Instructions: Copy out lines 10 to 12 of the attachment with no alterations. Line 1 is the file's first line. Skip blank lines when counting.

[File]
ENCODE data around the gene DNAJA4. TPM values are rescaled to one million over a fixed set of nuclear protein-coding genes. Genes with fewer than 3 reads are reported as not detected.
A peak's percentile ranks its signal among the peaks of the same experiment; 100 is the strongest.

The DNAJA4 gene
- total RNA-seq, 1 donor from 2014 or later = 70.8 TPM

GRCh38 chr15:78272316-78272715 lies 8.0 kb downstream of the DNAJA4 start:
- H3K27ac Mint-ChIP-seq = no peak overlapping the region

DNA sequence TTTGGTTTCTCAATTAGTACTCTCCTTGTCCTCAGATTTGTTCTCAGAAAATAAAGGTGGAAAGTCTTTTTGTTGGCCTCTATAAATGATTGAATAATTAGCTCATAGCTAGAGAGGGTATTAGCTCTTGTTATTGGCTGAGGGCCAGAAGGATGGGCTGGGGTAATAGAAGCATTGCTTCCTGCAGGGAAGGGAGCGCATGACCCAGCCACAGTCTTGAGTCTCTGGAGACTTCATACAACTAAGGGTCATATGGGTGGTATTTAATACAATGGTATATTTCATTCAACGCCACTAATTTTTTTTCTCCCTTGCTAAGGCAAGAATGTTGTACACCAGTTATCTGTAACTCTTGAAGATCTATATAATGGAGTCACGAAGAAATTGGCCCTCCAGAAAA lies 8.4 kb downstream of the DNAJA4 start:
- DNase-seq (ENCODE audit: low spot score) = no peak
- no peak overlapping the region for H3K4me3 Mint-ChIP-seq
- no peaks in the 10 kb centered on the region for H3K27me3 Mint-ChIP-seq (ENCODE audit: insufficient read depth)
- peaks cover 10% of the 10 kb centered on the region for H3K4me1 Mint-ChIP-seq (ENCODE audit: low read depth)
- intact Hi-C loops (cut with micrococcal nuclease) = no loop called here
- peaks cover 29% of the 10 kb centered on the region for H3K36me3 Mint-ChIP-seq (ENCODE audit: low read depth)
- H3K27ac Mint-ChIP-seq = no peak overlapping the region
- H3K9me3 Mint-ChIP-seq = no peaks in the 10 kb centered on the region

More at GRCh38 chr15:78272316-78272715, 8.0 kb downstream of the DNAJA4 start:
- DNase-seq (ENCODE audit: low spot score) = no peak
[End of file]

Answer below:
- no peaks in the 10 kb centered on the region for H3K27me3 Mint-ChIP-seq (ENCODE audit: insufficient read depth)
- peaks cover 10% of the 10 kb centered on the region for H3K4me1 Mint-ChIP-seq (ENCODE audit: low read depth)
- intact Hi-C loops (cut with micrococcal nuclease) = no loop called here